Those of us who follow Medicaid waiver activity around the country can feel that we’re being constantly assaulted by bad news. So here’s some good news to brighten your day: instead of proposing burdensome requirements that limit access to Medicaid enrollment and services, New Mexico is planning to improve its section 1115 waiver – known as Centennial Care – by removing harmful provisions and making the program work better.
New Mexico’s 1115 waiver was originally approved in 2013 and was recently renewed for an additional five-year period. Both the original application and the renewal were developed and approved under then-Governor Susana Martinez, a Republican. But a new governor, Democrat Michelle Lujan Grisham, took office in January. It didn’t take long for her administration to announce that they planned to get rid of certain parts of the waiver that she considered to be counter to Medicaid’s purpose of providing health care and related services to low-income New Mexicans. This was music to the ears of those of us who had pushed for improvements to the waiver as it was being developed and had pressed the new governor and her team to modify it.
Governor Lujan Grisham’s administration has requested CMS approval for the following changes to the waiver, each of which will promote access to services:
- Eliminate premiums for adults in the ACA expansion category who have incomes above 100% of the federal poverty level, along with associated lock-out periods for nonpayment. An extensive body of research establishes that premiums are a barrier to enrollment, which in turn is a barrier to receiving needed care. Loss of coverage also harms providers by increasing uncompensated care.
- Eliminate copays for “non-emergency” use of the ER and non-preferred drugs. Again, extensive research shows that copays are a barrier to receiving care and impose administrative and financial burdens on providers.
- Reinstate three months of retroactive eligibility. The approved waiver reduces retroactive eligibility from three months to one in 2019 and would eliminate it entirely in 2020. New Mexico proposes to reinstate the full three months of retroactive coverage. This step will protect both patients and providers from financial hardship.
- Increase access to home- and community-based services through additional waiver “slots”. One of the positive aspects of Centennial Care is that it promotes access to HCBS for seniors and people with disabilities by making the full menu of services that previously were offered through 1915(c) waivers – with capped enrollment – available to any Medicaid enrollee who is found to need them. This means that only those individuals whose income is above the Medicaid eligibility level need a waiver slot to get these services. The state is proposing to add 1,500 slots to the currently-authorized 4,289, to serve more people in the community rather than forcing them into institutional care.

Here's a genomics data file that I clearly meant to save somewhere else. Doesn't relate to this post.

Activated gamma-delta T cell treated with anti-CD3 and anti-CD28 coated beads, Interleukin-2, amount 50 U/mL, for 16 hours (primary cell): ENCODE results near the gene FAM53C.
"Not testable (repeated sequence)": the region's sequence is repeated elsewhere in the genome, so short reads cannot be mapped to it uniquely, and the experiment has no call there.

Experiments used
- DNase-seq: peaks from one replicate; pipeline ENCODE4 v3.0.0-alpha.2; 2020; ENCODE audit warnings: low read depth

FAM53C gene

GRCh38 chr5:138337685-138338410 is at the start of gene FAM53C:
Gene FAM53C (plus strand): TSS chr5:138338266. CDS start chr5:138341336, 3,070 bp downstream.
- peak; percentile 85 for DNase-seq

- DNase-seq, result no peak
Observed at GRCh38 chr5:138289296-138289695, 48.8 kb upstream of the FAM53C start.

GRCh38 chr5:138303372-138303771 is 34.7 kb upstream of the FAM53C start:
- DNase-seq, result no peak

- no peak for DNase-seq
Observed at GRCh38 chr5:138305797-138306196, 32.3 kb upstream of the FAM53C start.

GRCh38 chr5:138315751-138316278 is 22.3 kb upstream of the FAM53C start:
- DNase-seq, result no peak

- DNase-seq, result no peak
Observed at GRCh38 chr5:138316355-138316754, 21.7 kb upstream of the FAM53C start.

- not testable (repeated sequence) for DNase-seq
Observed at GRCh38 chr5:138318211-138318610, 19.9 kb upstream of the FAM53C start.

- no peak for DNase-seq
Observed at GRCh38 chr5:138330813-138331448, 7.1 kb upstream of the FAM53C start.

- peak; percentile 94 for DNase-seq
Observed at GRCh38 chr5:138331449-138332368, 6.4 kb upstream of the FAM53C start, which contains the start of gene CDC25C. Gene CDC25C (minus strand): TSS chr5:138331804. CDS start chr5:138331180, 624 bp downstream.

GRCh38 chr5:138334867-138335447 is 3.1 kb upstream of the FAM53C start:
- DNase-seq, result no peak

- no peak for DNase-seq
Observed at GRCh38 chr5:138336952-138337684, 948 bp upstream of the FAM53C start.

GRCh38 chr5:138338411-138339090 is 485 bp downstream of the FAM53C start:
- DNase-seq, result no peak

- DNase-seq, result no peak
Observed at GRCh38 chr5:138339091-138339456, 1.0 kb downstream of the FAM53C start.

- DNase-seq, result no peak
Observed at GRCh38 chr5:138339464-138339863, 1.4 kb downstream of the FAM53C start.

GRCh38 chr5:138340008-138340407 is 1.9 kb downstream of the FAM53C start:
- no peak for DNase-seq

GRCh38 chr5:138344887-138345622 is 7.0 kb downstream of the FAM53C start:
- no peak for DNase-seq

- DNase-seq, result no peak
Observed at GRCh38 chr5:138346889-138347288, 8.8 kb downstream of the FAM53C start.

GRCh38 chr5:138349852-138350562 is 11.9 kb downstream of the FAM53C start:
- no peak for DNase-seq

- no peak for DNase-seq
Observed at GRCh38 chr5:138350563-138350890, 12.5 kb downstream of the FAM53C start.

- Expand home visiting services. Home visiting provides important supportive services to expectant and new parents and their young children. The waiver renewal authorized a pilot program in up to four counties; the state now seeks to remove that limit and allow expansion of home visiting to reach more areas of our large state and to serve more families. In addition, the current waiver authorizes only two home visiting models (the Nurse Family Partnership and Parents as Teachers); New Mexico is asking for authority to add other evidence-based models that may emerge over the course of the waiver period.
Although these modifications won’t make Centennial Care the perfect Medicaid model, they will greatly improve it by expanding access to important services and removing barriers to coverage and care. They show the importance of having the right leadership in place – leadership that understands the value of Medicaid and the importance of access to the crucial services it covers. And they once again demonstrate the value of advocacy in surfacing the issues and building support for positive change. Even after a waiver is approved, it’s never too late to push to make it better!